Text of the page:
Antarctica Adventure - 2002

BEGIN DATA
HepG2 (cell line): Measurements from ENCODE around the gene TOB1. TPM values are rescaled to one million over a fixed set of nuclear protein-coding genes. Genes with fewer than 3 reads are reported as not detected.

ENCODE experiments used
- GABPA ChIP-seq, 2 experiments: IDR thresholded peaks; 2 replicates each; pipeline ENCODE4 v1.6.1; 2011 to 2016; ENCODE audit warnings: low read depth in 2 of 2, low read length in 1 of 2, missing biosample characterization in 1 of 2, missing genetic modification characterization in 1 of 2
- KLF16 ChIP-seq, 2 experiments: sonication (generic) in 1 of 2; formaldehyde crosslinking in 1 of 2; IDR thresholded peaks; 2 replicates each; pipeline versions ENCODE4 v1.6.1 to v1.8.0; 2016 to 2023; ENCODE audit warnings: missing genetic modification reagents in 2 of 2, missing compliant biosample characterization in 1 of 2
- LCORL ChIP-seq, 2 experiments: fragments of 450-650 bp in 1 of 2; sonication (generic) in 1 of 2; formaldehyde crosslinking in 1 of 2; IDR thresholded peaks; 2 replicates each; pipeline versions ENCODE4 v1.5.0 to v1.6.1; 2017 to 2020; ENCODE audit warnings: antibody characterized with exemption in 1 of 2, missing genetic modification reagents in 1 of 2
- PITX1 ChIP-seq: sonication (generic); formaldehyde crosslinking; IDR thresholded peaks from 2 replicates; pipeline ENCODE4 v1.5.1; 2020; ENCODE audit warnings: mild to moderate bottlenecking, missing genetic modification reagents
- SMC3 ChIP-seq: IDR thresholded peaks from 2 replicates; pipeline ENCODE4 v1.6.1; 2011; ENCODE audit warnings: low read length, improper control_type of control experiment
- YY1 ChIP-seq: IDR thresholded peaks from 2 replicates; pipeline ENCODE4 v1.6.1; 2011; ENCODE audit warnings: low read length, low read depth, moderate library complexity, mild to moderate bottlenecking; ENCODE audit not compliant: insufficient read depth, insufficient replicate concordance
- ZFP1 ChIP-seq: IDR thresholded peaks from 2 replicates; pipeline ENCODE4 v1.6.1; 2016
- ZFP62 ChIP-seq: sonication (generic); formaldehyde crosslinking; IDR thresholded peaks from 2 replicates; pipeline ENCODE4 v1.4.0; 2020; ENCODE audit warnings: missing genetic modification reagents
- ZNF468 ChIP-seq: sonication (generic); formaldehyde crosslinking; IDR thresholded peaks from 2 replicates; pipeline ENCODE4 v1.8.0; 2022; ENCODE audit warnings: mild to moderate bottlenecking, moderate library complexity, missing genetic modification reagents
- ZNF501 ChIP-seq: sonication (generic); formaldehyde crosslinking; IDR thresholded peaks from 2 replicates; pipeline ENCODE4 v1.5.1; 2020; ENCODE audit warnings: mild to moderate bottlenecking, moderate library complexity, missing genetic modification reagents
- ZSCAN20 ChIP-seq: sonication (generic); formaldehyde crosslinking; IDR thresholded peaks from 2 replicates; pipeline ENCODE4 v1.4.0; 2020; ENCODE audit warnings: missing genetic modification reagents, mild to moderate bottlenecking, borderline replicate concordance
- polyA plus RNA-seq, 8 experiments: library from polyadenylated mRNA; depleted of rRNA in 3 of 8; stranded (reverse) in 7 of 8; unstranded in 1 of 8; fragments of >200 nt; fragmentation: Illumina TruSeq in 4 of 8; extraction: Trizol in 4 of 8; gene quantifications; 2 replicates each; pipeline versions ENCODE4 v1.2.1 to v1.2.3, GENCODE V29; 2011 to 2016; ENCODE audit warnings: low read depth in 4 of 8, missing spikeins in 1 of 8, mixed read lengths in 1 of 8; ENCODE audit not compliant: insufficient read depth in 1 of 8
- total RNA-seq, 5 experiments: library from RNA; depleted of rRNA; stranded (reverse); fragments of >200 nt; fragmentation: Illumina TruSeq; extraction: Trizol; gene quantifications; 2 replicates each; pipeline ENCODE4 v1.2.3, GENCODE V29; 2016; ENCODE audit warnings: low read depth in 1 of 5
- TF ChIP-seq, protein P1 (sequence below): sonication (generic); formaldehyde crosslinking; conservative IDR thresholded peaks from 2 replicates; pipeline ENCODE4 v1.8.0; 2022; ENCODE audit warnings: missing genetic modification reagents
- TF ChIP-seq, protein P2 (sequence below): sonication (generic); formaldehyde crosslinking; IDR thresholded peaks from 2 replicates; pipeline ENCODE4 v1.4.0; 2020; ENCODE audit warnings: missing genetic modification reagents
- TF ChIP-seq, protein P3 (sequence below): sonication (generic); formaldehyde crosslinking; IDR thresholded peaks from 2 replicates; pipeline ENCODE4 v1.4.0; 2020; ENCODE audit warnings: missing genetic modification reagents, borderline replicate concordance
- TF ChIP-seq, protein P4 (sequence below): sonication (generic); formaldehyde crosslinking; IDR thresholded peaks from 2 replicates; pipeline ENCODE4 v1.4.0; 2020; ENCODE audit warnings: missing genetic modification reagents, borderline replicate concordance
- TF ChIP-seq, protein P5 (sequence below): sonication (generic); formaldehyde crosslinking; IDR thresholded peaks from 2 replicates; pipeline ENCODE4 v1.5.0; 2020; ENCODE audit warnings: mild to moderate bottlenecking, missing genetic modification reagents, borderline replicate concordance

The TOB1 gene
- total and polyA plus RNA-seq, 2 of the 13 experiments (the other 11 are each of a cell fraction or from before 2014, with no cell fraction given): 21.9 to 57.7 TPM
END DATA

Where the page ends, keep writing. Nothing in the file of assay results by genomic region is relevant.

However, as the months wore on, it was clear that if Shackleton did not return soon, the penguins would leave their rookery because they wintered at sea and the seals would not be hauling out here either. Even the seabirds who nested on the Island would leave them to the mercies of the elements and starvation. Grim as this place is, with its black cliffs, constantly overhanging clouds and fogs, relentless seas rolling over the spit of land, cold temperatures, and constant wet conditions, some of the survivors actually expressed a sadness at leaving their refuge site when Shackleton finally did come. Howamazing! One would have thought they would have left it behind merrily, with great relief, and a desire never to see that godforsaken island again! Frank Wild had daily climbed up the little rocky knoll where the penguins sat and scanned the horizon with the dimming hope of seeing “The Boss.” Daily, he roused the men with the refrain: “Tidy up and stow the gear, the Boss may be coming today!” For 4 ½ months, those men lived with that thought. How they remained sane is an enigma and a miracle. And to think that many of those same men were ready to sail with Shackleton again when he tried to go south yet again six years later! Go figure! S HIP T ROUBLES With this look at Elephant Island and our thoughts of those desperate survivors, we had a pretty scary experience ourselves that night. We were lying on our beds reading at about 11 PM when the lights suddenly went out and the ship yawed sharply to port! We were thrown out of our beds. Totally alarmed, we exclaimed in unison, “What the Hell just happened?” Of course, no answer came out of the darkness or over the loud speaker to reassure us. After what seemed like an eternity, but was probably only 60 seconds, the lights came back on and we felt the ship slowly right itself. However, the engine pulsing had completely stopped so it did not seem that all was well again, especially considering that there was quite a chop in the ocean waves. We quickly put on shoes and parkas over our pajamas and rushed into the gangway to find several fellow passengers milling about trying to figure out what was going on. Worse yet, there was an intense and acrid chemical smell in the gangway which made our eyes, noses, and throats smart!

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